Google kicked off I/O, its biggest event of the year, on Wednesday.
And yet, not a single product announced was new.
At I/O, we saw Google chasing the trends of the moment instead of leaving us with the feeling that it has anything original left in the works that aren't just Google-fied versions of what we've seen before from its rivals.
First there's Google Home, a smart WiFi speaker launching later this year that has Google's new virtual assistant living inside. It responds to voice commands and can do everything from telling you your flight is delayed to playing your favorite music.
Sound familiar? That's because it's exactly the same as Amazon's Echo, the smart speaker that has turned into a unexpected hit for the company.
Then there's Allo, a messaging app infused with Google's intelligence that can guess what you want to type next and suggest things to do when you're chatting.
It's the same stuff we're seeing in Facebook Messenger, WhatsApp, Telegram, and the slew of other messaging apps out there clinging to the idea that people want to send texts to a virtual helper to buy flowers and book tickets. (They don't.) Allo looks fine, but good luck getting hundreds of millions of people already locked into other messaging platforms to switch over.
Next, there's Duo, a video chat app, which inexplicably competes with Google's other video chat app, Hangouts, on top of Microsoft's Skype and Apple's FaceTime.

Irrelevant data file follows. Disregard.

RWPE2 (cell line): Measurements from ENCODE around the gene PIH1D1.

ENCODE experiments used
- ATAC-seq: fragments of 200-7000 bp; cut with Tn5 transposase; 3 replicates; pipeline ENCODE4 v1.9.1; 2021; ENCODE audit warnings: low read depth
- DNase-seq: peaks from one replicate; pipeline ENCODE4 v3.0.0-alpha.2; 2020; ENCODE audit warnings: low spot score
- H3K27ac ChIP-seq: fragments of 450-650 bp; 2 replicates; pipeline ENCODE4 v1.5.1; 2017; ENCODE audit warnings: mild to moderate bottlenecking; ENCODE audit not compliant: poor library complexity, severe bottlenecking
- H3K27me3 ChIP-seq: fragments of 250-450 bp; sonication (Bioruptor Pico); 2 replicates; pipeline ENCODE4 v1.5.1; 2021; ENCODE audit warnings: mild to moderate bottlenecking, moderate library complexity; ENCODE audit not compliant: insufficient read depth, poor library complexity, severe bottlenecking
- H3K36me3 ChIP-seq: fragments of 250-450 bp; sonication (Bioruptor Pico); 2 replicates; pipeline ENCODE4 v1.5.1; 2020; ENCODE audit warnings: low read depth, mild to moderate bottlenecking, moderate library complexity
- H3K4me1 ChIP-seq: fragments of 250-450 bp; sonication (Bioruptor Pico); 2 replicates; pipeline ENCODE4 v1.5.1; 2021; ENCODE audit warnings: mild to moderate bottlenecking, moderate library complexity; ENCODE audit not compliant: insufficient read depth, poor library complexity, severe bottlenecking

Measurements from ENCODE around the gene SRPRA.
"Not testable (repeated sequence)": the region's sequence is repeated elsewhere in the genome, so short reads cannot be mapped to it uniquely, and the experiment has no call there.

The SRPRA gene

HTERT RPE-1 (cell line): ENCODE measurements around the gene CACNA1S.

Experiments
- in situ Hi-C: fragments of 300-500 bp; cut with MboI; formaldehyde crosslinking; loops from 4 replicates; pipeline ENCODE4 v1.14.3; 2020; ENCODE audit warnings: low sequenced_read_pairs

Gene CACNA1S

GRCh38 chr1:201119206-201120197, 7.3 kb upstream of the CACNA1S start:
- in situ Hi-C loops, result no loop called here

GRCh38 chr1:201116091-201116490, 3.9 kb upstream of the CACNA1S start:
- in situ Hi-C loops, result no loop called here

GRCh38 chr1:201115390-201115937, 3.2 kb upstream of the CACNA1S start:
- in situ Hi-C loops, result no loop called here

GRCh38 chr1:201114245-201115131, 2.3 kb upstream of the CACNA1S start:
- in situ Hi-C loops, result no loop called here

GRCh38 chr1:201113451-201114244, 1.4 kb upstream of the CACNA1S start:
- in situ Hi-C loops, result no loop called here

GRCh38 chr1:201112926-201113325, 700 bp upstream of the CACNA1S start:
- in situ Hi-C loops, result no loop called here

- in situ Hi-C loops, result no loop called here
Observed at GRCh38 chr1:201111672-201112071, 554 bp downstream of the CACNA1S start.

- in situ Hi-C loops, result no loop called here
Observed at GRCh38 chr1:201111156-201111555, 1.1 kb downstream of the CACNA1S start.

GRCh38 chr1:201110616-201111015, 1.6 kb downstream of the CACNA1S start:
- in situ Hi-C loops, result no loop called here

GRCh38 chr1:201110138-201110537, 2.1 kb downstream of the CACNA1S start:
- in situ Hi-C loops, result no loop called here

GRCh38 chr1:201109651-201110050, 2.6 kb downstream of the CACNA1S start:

Finally, we saw Daydream, the new virtual reality platform built into Android, with the hopes that people will build headsets that you can slot your smartphone into. Its interface and overall concept is almost a direct copy of Samsung and Oculus' Gear VR.
Here's Gear VR's main menu:
And here's Daydream's:
Everything Google showed us this week is an iteration on something one of its competitors has already done, but with the promise it can do it better. And that's assuming the products even make it past the initial "oooo and ahhhhh" phase that has the tech press whipped into a frenzy this week.
After all, Google has a history of announcing flashy projects at I/O that either never launched or totally bombed, like Google Glass, Google TV, and the Nexus Q media streaming orb. All of those appeared to be pretty cool when they were first unveiled... until people actually tried to use them.
Two CNET writers got to talk to Google CEO Sundar Pichai ahead of I/O and asked why Google's new products appear to be following the competition, not leading it.
His answer was the one we often hear from tech executives: From the outside, it may appear like Google is chasing its competitors' ideas, but it's all fueled by the belief that Google has a superior product. Pichai rightfully pointed to web search, web browsing, and email as all areas that existed before Google got involved and perfected them.
But the only project Pichai's optimism could apply to is Google Home. Assuming the speaker sounds good and the microphones are just as accurate as the ones on the Echo, Google Home has an immediate advantage over Amazon thanks to Google Assistant, the next iteration of the already excellent Google Now.
Google Now has bested Siri since it first debuted four years ago, and no one has beaten it simply because it's so good at mining all the data Google already has on you from your search history to Amazon package deliveries. Putting Google Assistant in a can inside your home sounds like a fantastic idea, and it's going to be tough for Amazon to match it.
As for everything else?
It's just Google chasing stuff the rest of the industry already invented.